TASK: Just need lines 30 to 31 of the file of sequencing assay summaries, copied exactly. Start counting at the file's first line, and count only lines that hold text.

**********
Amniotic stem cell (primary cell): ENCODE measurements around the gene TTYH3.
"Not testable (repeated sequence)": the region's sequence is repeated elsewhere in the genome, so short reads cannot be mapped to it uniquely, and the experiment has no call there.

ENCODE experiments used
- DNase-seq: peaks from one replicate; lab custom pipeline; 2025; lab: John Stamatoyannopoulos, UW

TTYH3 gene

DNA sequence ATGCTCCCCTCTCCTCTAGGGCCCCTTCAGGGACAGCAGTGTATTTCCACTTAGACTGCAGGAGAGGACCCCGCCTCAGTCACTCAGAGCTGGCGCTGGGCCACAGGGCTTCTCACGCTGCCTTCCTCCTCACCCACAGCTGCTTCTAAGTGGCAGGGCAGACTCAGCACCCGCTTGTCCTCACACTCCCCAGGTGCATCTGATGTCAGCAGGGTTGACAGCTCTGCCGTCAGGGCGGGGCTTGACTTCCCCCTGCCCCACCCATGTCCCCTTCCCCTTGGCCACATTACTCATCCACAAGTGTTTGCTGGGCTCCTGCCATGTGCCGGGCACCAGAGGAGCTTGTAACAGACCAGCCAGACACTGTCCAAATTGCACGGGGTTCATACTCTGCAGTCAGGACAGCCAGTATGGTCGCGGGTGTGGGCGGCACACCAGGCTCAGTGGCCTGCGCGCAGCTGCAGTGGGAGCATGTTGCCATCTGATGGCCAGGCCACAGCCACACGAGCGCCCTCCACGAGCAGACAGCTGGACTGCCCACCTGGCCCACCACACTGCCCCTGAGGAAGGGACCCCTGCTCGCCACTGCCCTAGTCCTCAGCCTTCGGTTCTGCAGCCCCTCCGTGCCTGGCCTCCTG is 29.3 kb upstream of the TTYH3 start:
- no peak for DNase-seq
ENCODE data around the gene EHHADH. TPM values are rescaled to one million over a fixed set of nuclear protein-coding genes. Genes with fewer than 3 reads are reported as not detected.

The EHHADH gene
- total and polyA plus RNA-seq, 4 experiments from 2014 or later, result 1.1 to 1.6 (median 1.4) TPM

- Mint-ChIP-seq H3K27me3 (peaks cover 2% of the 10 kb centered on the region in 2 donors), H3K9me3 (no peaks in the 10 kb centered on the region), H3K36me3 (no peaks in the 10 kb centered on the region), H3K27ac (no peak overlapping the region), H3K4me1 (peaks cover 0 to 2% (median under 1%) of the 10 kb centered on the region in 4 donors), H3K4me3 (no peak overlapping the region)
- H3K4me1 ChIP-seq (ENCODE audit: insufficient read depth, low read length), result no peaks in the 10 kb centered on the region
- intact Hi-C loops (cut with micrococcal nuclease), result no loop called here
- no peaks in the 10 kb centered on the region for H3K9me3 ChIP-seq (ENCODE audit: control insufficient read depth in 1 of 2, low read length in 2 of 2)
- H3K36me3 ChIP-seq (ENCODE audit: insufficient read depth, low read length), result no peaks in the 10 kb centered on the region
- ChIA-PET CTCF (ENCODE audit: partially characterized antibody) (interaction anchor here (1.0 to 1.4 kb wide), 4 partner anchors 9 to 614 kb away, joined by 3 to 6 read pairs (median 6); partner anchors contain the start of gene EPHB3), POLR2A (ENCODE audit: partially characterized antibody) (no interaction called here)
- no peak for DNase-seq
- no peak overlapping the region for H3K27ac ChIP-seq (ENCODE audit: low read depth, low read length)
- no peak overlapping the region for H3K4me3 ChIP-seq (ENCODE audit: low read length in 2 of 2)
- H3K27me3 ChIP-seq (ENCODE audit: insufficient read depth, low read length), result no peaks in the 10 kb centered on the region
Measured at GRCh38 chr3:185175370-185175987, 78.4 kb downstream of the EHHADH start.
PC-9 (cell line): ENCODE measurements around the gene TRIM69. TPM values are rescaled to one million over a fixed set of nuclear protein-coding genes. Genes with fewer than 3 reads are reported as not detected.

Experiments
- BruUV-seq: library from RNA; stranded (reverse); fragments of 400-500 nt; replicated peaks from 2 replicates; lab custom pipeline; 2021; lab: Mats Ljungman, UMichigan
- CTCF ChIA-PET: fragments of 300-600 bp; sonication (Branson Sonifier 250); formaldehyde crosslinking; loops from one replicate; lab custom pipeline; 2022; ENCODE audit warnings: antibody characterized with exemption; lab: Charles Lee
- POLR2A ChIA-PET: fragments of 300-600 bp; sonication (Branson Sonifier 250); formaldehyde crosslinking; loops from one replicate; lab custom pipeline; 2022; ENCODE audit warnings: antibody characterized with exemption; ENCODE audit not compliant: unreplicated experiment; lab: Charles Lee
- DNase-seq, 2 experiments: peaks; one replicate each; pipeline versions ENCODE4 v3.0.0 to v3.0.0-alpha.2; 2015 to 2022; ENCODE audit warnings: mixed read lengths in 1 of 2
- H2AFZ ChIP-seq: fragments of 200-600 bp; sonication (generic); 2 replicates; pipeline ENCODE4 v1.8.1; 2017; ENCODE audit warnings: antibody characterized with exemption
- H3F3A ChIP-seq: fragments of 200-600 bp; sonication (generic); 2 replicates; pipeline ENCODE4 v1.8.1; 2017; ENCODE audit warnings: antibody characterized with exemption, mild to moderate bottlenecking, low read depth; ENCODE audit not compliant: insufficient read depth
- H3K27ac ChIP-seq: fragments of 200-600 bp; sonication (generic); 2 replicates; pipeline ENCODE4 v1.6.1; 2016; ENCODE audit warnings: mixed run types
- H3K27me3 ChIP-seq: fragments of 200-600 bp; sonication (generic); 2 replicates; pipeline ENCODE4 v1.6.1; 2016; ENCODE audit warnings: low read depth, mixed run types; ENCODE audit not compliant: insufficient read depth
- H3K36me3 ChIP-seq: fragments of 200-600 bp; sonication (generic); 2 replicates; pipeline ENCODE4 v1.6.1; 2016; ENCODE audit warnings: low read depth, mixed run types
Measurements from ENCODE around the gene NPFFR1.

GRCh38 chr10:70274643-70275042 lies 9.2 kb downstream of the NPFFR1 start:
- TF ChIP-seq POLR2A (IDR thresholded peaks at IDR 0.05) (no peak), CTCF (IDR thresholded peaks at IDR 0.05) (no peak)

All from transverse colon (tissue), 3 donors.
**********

- H3K27ac ChIP-seq: fragments of 200-600 bp; sonication (generic); 2 replicates; pipeline ENCODE4 v1.6.1; 2016; ENCODE audit warnings: mixed run types
- H3K27me3 ChIP-seq: fragments of 200-600 bp; sonication (generic); 2 replicates; pipeline ENCODE4 v1.6.1; 2016; ENCODE audit warnings: low read depth, mixed run types; ENCODE audit not compliant: insufficient read depth